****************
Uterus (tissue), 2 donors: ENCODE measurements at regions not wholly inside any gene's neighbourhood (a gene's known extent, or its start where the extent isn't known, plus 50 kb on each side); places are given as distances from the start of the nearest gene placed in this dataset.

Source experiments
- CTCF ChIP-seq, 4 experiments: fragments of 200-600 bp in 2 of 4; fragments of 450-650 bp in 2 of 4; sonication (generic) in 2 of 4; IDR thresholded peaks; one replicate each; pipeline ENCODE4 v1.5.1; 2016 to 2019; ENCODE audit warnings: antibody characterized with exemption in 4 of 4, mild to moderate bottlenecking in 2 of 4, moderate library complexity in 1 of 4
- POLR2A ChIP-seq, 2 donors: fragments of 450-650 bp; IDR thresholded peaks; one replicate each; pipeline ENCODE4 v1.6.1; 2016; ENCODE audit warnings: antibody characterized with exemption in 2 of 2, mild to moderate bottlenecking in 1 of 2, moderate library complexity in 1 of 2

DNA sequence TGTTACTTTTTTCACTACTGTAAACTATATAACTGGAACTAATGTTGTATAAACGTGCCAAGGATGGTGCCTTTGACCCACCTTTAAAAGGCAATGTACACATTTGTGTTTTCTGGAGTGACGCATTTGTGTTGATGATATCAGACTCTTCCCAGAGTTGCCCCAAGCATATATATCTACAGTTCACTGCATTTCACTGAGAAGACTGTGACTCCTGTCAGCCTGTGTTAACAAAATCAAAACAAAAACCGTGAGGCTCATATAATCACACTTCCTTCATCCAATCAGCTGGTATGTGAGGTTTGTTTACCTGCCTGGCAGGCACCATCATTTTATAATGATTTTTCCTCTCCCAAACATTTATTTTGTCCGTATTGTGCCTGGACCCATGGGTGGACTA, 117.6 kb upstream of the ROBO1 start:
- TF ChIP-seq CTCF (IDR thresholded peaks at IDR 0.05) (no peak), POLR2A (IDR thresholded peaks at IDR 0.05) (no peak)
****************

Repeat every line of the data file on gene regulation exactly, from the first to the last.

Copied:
Uterus (tissue), 2 donors: ENCODE measurements at regions not wholly inside any gene's neighbourhood (a gene's known extent, or its start where the extent isn't known, plus 50 kb on each side); places are given as distances from the start of the nearest gene placed in this dataset.

Source experiments
- CTCF ChIP-seq, 4 experiments: fragments of 200-600 bp in 2 of 4; fragments of 450-650 bp in 2 of 4; sonication (generic) in 2 of 4; IDR thresholded peaks; one replicate each; pipeline ENCODE4 v1.5.1; 2016 to 2019; ENCODE audit warnings: antibody characterized with exemption in 4 of 4, mild to moderate bottlenecking in 2 of 4, moderate library complexity in 1 of 4
- POLR2A ChIP-seq, 2 donors: fragments of 450-650 bp; IDR thresholded peaks; one replicate each; pipeline ENCODE4 v1.6.1; 2016; ENCODE audit warnings: antibody characterized with exemption in 2 of 2, mild to moderate bottlenecking in 1 of 2, moderate library complexity in 1 of 2

DNA sequence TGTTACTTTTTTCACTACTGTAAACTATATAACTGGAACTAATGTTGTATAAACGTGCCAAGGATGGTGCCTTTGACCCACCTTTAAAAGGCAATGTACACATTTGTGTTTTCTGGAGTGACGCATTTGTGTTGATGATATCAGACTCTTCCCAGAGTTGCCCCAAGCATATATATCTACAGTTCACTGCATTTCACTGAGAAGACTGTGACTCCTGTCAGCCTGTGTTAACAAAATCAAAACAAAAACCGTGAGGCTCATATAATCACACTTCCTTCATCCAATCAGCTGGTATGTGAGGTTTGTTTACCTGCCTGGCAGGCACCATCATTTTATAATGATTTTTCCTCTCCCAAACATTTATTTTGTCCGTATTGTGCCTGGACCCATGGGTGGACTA, 117.6 kb upstream of the ROBO1 start:
- TF ChIP-seq CTCF (IDR thresholded peaks at IDR 0.05) (no peak), POLR2A (IDR thresholded peaks at IDR 0.05) (no peak)